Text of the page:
- The Washington Times - Friday, January 28, 2005

For some, coaching the Swedish national hockey team is like sitting in an electric chair waiting for the inevitable while some technician replaces a bad fuse.

For Bengt Gustafsson, the former Washington Capital, it is almost the dream of a lifetime. His ambition from childhood had always been to play Division I soccer for his country, but he wasn’t good enough. Now he coaches its hockey team after signing a two-year deal this week.

Gustafsson is certainly one of the top three centers, along with Adam Oates and Dale Hunter, to play for the Caps. Had he put his heart into the matter every night, there would have been no question he was the best Caps pivot ever.

As it was, Gustafsson played 629 games in two stints with Washington, scoring 196 goals and assisting on 359 for 555 points. He was plus-31 defensively on some pretty porous teams. He added nine goals and 28 points in 32 playoff games.

Gustafsson was a classic European center iceman: He believed it was almost sinful to score a goal. In Europe, centers maneuver the puck into a spot where it is easier for a wing to shoot. Centers, in the European school, shoot only when a rebound happens to land on their stick and no one else is open.

It was that mentality that drove Washington coach Bryan Murray (and plenty of fans) crazy. He would prod the easy-going Swede during practice (which Gustafsson always left early) and again during games to make more of an offensive contribution. From the skill level he demonstrated when he chose to, it was obvious he could score almost at will.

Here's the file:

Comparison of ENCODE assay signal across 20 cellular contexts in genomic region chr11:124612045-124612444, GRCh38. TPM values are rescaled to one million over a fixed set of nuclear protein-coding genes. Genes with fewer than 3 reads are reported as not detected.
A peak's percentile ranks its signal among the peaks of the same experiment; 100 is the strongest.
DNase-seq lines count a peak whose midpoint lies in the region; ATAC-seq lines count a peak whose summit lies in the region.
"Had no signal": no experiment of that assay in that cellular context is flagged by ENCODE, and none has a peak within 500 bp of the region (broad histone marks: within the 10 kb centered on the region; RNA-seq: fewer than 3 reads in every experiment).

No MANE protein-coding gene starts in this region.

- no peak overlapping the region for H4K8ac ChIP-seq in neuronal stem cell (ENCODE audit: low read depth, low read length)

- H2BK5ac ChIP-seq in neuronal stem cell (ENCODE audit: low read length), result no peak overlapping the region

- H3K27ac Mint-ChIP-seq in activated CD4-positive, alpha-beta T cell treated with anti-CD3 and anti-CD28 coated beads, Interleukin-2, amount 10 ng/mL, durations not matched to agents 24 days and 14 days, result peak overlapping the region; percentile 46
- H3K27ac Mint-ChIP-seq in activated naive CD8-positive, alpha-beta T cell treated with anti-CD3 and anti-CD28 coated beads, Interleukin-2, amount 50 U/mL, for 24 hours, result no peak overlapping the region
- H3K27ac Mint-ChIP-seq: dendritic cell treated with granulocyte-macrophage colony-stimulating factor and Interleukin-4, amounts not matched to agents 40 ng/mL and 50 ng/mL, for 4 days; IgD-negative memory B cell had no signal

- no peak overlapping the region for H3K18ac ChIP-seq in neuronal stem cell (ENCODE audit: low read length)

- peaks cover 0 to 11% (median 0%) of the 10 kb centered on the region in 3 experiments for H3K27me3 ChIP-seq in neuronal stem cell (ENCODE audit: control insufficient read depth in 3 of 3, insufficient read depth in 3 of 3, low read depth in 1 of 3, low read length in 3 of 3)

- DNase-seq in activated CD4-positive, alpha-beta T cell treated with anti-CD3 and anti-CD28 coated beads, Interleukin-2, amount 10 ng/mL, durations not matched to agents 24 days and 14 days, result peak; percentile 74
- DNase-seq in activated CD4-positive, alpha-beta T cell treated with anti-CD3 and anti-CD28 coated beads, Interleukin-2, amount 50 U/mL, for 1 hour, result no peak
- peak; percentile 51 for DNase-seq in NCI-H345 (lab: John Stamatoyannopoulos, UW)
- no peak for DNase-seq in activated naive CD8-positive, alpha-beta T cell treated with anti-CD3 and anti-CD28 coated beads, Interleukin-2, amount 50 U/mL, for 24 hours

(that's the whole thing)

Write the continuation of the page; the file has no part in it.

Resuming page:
Finally, on Jan.8, 1984, in Philadelphia, Murray really got under Gustafsson’s skin. The center went out and scored five times (a Caps record that still stands) and played with such determination it appeared he could have scored more had he wanted. But five was enough to get Murray off his back.

Fed up with the brutal nature of the North American game, Gustafsson quit the NHL at the end of the 1985-86 season after leading the club to 107 points, its best finish ever. He left with a broken right leg because of an illegal check from New York Islanders defenseman Jean Potvin, ending perhaps the best chance the Caps ever had to win a Stanley Cup. He later returned for two seasons but never was the same player.

Besides nine seasons with the Caps, Gustafsson was a European star, winning two IIHF World Championships with the team he now coaches. He also played in two Canada Cups and the 1992 Olympics. He has been coaching since he retired as a player 12 years ago, winning a Swedish national title three years ago and the European Hockey League title with an Austrian team in 1998.

Now he coaches a team that is under constant scrutiny from a country populated by 5million George Steinbrenners when it comes to patience and hockey. Coach Hardy Nilsson was fired last September after the team started slowly; Nilsson, in turn, had replaced Kent Forsberg, a legend in Swedish hockey circles and father of NHL superstar Peter Forsberg.

Eminger’s an all-star

Washington defenseman Steve Eminger is the lone Portland (Maine) Pirate who will play in the American Hockey League All-Star Game next month. Eminger, drafted 12th overall in 2002, will play for a Canadian squad that will have as its captain Nolan Baumgartner, the defenseman the Caps took 10th overall in 1994.

Baumgartner, now playing for Manitoba, a Vancouver farm team, was tabbed as a “can’t miss” prospect by the Caps but was not big enough to take the nightly pounding in the NHL. He played just 18 games for Washington.

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